According to the 2003 National Highway Transportation Safety Administration fact page, on average, one pedestrian is killed nearly every two hours. Based on these dangerous facts, it is important that children participate in activities to learn and follow the rules of the road at a young age.
Stop! Look! Listen!
Begin by discussing the basics of stopping when coming to the edge of a sidewalk. Remind students to "look left, then right, then left again." Remind students about the importance of listening for cars and making eye contact with drivers. At this point, the teacher will play Simon Says with students allowing them to demonstrate understanding of left and right. Students should look over their left and right shoulders during the course of the game.
Helmet Safety: The Egg Drop
When discussing helmet safety, begin by taking an anonymous poll to find out who wears their helmet all the time. Show students a variety of photos of helmets that have been in accidents. Make even more of an impact by showing students actual helmets. For a more hands-on demonstration on how fragile a human skull can be, use raw eggs for an egg drop. Explain that the raw egg will represent a human head. Choose one student to stand on a chair and drop the egg onto a piece of newspaper. Of course, it will shatter. Now, explain to students that a proper helmet has styrofoam inside to absorb the impact if there is a bicycle accident. Choose another student to stand on their chair and drop the egg into a cardboard box containing styrofoam pellets. This egg will survive. This experiment will help to remind the students how important it is to wear a helmet all the time. Stress that helmets must be worn at all times.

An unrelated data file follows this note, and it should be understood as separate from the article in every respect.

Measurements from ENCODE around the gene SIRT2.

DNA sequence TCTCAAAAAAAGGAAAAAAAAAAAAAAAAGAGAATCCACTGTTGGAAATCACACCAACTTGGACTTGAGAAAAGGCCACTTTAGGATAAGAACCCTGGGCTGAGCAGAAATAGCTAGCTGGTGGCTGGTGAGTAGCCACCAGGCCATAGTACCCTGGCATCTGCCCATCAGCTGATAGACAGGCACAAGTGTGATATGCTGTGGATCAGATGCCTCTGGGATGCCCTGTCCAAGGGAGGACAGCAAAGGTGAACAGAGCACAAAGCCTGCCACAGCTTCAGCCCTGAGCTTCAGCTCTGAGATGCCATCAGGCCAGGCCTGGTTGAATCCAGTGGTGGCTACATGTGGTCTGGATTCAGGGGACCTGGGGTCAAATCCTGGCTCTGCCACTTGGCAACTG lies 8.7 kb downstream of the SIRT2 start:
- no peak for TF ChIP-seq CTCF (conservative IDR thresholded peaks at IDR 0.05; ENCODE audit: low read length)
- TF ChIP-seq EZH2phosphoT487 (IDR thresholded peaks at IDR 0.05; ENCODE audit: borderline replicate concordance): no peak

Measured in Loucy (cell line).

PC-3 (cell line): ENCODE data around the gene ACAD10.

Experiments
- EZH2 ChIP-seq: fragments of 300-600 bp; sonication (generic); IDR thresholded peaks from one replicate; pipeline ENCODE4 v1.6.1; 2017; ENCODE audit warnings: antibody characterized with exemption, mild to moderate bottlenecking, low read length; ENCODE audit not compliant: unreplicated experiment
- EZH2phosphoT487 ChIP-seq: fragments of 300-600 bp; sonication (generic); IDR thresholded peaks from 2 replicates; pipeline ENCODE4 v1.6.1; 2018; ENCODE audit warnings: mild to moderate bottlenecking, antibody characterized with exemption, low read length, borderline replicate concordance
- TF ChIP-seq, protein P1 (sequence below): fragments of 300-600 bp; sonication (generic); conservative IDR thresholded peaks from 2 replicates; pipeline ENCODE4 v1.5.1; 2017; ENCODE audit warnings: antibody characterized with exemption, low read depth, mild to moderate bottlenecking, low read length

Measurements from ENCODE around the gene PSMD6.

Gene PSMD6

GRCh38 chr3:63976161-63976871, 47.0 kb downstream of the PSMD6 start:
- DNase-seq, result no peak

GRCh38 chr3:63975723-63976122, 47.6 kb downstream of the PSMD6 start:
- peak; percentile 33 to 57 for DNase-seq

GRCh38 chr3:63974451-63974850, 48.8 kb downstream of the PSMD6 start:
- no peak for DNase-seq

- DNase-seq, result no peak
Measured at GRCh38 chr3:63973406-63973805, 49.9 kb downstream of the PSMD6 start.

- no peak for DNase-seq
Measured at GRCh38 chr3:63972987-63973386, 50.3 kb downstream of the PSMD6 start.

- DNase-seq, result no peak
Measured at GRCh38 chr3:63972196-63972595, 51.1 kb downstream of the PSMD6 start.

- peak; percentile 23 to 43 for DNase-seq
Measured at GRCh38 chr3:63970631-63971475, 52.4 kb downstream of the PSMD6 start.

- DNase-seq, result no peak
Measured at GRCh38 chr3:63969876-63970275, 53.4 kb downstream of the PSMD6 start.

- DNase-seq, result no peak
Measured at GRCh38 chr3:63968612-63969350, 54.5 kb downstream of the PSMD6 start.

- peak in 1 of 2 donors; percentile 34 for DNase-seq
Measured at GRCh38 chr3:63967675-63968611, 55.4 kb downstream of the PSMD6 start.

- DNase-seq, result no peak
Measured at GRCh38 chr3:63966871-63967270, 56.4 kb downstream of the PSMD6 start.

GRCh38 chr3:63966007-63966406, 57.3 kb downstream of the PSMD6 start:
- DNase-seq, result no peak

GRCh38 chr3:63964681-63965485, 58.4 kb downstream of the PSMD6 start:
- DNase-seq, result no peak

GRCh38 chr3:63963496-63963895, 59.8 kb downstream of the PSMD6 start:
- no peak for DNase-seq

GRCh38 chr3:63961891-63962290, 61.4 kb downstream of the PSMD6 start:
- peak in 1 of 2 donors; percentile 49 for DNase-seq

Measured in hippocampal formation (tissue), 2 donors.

Crossing the Road
For this activity, get a four foot by two foot piece of cardboard and paint it black. Cut strips of yellow construction paper and tape them on the board to make a "road." Continue by cutting out two circles of construction paper (one in red and one in green) that are about six inches in diameter. The children will practice crossing the road. The children get to take turns crossing the road. Students will stand in a line and the first child will ask the teacher, "May I cross the road?" The teacher will hold up the red sign and the child will answer yes or no and explain what a red light means. Hold up a green sign and ask the class, "What does green mean?" They will shout, "Go!" and the students will be able to cross the road.
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